- Link to one or more words: It is highly recommended that you link to more than one word to give the reader more area to click through to the article. While it might be interesting to link to many articles with every word, it’s old fashioned, cumbersome for the blogger as well as the reader, so use it rarely and judiciously.
- Links are Recommendations – Tell Readers Why: When you link to a site, you are recommending your readers leave your site to go elsewhere. This used to scare people, but the web is a strange business. In a regular store, if someone tells you to go away, you may leave and never come back. On the web, you tell people to go away and they not only go away happy, the often come back and bring their friends. Don’t just link without reason. Tell your readers why you recommend they leave your site for this new site, and they will trust you and come back for more.
- Tell Them Where You Are Sending Them: Use words within the context of the article and in the Anchor Text of the link to let the reader know where you are sending them. If the link is to an external site, make sure they understand that clearly or add a reference such as with this example (external site). If the link is to a PDF or other type of file or downloadable file, add (PDF) or (text file), or some other text that indicates what the destination is for the link.
- NEVER Force a Link to Open in a New Window: There was a myth going around that no one would come back to your site if you sent them away with a link. Or that people should click an external site link and force it to open in a new window or tab so the reader could keep reading. This has not only proven to not be true, it violates web standards for accessibility and many federal laws for doing so without warning. People now know how to use the back button and how to open links in tabs. Let them control their experience. If you must use this feature, warn the reader with (opens in new window) in the link.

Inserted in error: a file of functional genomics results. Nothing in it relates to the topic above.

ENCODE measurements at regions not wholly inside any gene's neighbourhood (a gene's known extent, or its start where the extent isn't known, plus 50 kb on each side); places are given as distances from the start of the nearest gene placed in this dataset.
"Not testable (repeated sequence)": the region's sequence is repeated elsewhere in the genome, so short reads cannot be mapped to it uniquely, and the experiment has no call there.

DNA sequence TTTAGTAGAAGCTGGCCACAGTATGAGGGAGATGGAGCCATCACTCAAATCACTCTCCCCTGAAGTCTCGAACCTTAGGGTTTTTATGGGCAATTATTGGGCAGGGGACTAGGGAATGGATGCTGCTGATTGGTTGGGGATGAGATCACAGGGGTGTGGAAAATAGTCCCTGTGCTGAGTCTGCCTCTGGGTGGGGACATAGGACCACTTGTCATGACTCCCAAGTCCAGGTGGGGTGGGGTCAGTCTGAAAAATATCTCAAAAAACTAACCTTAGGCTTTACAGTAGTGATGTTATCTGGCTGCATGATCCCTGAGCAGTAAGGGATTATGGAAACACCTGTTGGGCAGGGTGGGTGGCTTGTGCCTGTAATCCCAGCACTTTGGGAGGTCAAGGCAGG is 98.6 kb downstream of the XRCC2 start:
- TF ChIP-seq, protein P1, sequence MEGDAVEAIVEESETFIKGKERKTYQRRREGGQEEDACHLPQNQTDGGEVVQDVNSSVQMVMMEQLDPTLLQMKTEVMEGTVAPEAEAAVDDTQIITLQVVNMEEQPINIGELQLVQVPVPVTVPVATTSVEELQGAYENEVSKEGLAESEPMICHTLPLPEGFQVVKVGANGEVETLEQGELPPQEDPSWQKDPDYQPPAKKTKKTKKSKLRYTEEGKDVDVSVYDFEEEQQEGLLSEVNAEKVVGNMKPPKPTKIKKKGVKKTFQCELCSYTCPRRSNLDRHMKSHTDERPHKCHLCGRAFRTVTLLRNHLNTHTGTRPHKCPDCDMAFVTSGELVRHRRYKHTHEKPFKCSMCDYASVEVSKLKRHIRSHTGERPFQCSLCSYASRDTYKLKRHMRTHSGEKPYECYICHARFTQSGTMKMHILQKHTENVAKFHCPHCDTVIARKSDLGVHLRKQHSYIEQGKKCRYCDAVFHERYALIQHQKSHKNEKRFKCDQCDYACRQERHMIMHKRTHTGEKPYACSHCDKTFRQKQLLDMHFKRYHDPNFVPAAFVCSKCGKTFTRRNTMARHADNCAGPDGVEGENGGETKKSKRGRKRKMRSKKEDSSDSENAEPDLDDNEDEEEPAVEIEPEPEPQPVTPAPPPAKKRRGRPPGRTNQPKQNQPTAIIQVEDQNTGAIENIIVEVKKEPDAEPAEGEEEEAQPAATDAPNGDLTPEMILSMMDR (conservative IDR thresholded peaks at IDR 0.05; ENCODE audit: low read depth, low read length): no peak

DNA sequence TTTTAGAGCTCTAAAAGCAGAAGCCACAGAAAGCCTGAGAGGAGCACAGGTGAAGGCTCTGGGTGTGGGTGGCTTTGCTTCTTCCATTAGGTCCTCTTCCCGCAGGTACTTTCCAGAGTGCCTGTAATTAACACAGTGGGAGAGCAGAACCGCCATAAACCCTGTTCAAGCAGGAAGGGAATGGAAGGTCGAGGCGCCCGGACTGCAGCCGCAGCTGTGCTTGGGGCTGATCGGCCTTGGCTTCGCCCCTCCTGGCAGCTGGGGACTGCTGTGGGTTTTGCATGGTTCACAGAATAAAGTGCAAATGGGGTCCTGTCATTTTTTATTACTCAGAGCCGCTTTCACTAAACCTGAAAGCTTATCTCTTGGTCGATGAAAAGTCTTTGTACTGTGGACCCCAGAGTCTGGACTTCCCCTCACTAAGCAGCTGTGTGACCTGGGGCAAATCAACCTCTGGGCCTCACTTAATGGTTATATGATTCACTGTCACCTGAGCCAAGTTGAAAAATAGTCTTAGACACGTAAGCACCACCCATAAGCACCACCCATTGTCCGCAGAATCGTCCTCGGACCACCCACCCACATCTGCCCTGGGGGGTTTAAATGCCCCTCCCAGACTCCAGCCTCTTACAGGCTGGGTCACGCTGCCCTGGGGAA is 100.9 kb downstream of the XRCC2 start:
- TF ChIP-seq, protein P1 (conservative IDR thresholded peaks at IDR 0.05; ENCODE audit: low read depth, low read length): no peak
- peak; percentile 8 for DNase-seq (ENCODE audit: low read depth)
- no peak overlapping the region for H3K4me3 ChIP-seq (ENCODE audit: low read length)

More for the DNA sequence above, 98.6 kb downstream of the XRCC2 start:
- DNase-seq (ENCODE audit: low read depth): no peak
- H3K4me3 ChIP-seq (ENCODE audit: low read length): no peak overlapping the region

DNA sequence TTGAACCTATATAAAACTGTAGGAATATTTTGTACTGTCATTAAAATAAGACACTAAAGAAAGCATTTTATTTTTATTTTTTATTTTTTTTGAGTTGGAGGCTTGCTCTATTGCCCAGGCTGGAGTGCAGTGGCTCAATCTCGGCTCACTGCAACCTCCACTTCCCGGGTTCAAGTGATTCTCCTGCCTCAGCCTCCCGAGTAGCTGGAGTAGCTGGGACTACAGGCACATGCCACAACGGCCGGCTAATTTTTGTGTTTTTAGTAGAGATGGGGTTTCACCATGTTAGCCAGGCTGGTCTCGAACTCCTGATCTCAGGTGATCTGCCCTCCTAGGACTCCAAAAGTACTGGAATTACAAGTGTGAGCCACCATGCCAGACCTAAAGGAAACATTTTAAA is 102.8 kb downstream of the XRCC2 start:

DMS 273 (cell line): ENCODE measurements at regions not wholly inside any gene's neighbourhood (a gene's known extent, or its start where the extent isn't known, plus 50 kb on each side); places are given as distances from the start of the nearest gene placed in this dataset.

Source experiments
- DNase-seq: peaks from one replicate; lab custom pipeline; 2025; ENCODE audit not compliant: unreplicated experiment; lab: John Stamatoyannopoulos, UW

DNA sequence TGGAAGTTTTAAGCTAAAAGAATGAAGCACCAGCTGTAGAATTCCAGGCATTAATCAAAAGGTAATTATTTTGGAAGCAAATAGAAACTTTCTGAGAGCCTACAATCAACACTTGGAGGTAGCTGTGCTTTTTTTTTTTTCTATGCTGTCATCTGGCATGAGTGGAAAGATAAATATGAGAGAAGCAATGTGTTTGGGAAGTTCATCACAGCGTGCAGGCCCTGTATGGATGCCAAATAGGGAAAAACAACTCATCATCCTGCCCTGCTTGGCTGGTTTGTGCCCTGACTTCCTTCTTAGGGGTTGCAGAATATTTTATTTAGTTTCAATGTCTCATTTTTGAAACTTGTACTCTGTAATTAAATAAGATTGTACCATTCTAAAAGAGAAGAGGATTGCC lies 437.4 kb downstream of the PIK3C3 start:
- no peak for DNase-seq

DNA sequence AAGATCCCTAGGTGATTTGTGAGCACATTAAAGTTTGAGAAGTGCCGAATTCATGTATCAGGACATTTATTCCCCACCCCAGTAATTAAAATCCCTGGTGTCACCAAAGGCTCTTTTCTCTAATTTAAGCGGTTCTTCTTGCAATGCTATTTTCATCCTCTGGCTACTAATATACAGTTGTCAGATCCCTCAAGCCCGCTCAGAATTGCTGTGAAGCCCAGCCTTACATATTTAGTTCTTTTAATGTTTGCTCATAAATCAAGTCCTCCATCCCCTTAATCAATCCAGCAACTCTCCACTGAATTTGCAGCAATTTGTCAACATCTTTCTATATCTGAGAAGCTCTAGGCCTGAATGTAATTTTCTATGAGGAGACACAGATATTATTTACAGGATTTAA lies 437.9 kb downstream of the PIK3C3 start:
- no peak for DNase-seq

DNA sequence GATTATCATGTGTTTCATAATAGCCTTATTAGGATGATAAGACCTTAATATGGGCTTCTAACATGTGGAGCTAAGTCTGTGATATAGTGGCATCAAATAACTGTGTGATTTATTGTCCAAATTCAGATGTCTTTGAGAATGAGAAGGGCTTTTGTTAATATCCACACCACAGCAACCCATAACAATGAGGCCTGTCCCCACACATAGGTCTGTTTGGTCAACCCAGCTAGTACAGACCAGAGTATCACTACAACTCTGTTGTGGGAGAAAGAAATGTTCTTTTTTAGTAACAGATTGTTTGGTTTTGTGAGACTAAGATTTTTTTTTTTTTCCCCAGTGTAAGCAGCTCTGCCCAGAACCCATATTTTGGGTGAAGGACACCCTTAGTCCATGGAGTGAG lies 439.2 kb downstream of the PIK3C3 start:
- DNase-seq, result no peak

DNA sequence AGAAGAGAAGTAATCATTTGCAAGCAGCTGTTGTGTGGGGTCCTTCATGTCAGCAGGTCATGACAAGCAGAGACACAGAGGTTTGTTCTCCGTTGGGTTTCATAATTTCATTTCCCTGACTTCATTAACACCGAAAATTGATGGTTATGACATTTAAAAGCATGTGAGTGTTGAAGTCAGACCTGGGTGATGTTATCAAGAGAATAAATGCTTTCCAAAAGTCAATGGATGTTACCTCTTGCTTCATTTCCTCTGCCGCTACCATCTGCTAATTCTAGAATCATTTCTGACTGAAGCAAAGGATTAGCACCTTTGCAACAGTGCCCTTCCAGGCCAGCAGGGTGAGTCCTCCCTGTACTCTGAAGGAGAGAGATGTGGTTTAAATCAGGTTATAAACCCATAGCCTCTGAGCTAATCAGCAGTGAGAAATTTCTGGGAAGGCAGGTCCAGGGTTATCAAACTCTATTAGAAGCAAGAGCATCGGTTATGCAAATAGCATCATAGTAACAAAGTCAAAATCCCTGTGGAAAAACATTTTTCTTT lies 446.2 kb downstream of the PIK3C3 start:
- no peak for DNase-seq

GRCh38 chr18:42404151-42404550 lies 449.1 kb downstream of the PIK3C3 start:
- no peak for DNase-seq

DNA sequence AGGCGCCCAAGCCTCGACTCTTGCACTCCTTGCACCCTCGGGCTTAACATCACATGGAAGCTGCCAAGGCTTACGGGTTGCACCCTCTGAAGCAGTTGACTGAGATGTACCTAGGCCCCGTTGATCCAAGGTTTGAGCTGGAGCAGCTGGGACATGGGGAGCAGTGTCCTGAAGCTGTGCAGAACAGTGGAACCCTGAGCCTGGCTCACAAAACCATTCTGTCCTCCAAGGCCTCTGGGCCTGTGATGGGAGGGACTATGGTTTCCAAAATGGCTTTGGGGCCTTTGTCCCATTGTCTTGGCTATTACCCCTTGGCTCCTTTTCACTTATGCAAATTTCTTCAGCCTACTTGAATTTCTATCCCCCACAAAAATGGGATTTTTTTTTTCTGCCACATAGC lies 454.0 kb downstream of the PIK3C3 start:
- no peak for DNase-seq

- Punctuation INSIDE the link: Quote marks are always outside of the punctuation and the link, as explained in “What You Must Know About Writing on the Web,” on Lorelle Teaches. Put periods at the end of sentences outside of the link.
- Learn How to Cite Properly: Giving credit where credit is deserved is not just right, it’s proper manners. In “Copyright: How to Quote and Cite Sources” I go into details about how to use blockquotes and how to properly cite (link) to sources. Learn how to give credit to the brilliance of others, and you will be rewarded by the generation of a trackback, an invite for the referenced person to check out what you have to say.
- Design Links for Readability: Links are to be designed to stand out from the text, be underlined, and not to interfere with the readability of the text. The underline is so strongly associated with links, if you underline text within an article, people will often click it. Designing for links does not mean you must underline the link in your design, but consider adding underline when the mouse hovers over the link to reinforce the concept of a link. Choose colors carefully so the link is visible but also easy to read.
Links change lives, I know by experience. The simple act of linking to someone’s site, specifically something they’ve published, sends your readers there to visit with your letter of recommendation. Link wisely and carefully. Honor the power of the link to connect the web as well as people together.
Here is a link list of resources and articles to help you learn more about how linking works, and how to link better.
- Linkability – Link Popularity
- The Power of the Link « Lorelle on WordPress
- The 10 HTML Tags You Must Know to Blog | Learning from Lorelle
- Copyright: How to Quote and Cite Sources
- Changing a Life With a Link – – Blog Herald
- When Your Comment Inspires Posts – Blog Herald
- Site Optimization: Checking Loose Links
- Tracing Your Blog Links
- Dear Blog Emperors: A Link Relevancy Test
- Feeds Change How You Write Links
- The Magic and Fun of Incoming Links
- The Agony of Link Hunting
- Why A Link Post Should Be Like Mingling at a Party
- Why You Want To Link To Other Blogs
- Why Writing a Link Post Should Be Like Planning a Party
- How Do You Find Relevant Blog Posts To Link Too?
- Why Writing a Link Post May Be Less Like Partying and More Like Work
- WordPress Tip: Writing Customized Post Headlines, Title Tags, And Permalinks
- The Dos and Don’ts of Blogging
- Caring About the Little Links on Your Blog
- WordPress Tips: Exploring the WordPress Text Widget (See sectons on adding links to sidebars)
- 7 Blogging Steps Even Veteran Bloggers Forget